Two midwestern shipwreck hunters made a remarkable discovery in deep under the water of Lake Michigan.
They found the intact remains of a schooner, named Trinidad, which sank in 1881.
This well-preserved shipwreck is located miles from Wisconsin’s coastline, resting at a depth of about 270 feet.
Wisconsin maritime historians, Brendon Baillod and Robert Jaeck, successfully located the 156-year-old schooner using side-scan sonar.
According to AP News, survivor accounts in historical records helped them pinpoint its location off Algoma, Wisconsin.
The Trinidad stands out as one of the best-preserved shipwrecks in Wisconsin waters.
Even its deck-house remains intact, containing the crew’s possessions, along with its anchors and deck gear.
Originally built in 1867 by shipwright William Keefe in Grand Island, New York, the 140-foot-long schooner primarily ferried grain between Milwaukee, Chicago, and Oswego, New York.
On a fateful day in May 1881, while carrying a load of coal bound for Milwaukee, a disastrous leak developed after going through the Sturgeon Bay Ship Canal.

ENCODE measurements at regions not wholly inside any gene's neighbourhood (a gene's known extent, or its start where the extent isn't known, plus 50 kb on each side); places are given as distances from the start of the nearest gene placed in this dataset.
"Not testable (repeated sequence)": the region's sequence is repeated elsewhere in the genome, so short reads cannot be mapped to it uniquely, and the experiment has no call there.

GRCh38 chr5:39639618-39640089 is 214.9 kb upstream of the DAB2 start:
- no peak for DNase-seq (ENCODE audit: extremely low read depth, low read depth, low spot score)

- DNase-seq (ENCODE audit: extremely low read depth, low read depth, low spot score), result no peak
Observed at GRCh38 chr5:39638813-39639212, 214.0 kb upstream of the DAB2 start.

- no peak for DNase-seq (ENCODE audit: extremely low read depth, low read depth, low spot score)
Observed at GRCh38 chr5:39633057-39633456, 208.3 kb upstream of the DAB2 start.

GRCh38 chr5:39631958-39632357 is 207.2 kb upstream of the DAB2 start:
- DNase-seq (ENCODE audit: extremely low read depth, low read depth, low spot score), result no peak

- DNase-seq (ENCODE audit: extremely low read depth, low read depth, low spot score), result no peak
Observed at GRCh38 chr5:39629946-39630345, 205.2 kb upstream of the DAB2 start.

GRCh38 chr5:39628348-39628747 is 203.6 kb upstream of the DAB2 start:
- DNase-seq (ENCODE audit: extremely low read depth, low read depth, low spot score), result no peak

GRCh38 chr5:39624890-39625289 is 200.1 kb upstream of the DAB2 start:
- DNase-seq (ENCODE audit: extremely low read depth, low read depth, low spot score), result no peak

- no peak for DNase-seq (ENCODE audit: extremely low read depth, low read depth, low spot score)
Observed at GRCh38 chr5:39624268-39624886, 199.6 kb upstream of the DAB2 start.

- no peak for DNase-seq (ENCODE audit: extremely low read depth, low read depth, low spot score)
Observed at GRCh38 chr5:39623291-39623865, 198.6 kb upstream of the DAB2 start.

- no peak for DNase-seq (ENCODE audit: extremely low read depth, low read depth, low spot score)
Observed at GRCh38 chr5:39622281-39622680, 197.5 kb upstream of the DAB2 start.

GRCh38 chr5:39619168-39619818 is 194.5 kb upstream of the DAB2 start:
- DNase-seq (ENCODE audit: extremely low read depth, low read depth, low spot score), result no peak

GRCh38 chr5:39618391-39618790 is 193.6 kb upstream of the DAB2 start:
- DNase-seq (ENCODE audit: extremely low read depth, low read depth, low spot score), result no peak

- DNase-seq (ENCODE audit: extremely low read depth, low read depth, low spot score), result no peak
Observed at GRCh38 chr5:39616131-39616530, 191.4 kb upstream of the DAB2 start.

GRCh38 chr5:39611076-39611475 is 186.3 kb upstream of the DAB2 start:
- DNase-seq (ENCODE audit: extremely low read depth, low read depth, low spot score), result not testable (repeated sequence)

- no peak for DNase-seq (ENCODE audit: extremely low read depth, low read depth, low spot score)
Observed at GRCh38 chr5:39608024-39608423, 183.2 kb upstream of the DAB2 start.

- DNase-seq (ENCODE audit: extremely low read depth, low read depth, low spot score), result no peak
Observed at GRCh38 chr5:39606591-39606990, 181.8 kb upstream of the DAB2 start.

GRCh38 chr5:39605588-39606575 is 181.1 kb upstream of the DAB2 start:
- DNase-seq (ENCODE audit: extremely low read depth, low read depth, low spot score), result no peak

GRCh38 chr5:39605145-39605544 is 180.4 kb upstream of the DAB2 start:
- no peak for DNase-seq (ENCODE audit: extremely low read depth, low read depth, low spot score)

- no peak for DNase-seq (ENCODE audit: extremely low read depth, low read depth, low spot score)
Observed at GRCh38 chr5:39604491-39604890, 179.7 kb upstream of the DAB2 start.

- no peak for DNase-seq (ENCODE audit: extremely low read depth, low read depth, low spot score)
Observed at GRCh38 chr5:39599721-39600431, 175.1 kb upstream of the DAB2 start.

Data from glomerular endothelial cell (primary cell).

The captain’s pet Newfoundland dog was the only casualty of the event. The large breed pup was sleeping near the stove when the vessel “suddenly and violently lurched,” then rapidly sank.
Captain John Higgins and his entire crew of eight managed to get off the boat and onto the safety yawl boat. They rowed for eight hours before reaching Algoma safely.
The Trinidad sank about 10 miles off the coast of Algoma, taking the cargo and the crew’s belongings, to the bottom of the lake.
Higgins suspected that the hull of the Trinidad had been damaged a few days earlier while navigating through ice in the Straits of Mackinac.
The canaller was specifically built pass through the Welland Canal, which joins Lake Erie and Ontario.
Sections of the schooner, including the lifeboats, could fold in to narrow vessels width to allow it to navigate through the canal.
Upon discovering the Trinidad in July, Baillod and Jaeck promptly reported their finding to an underwater archaeologist from the Wisconsin Historical Society.
The site was surveyed using an underwater vehicle that confirmed the vessel’s identity and documented numerous historic artifacts.
A three-dimensional model of the ship has been created, providing an immersive virtual exploration experience for interested individuals.
Baillod and Jaeck have plans to collaborate with the Wisconsin Historical Society in order to nominate the Trinidad shipwreck site for inclusion on the National Register of Historic Places.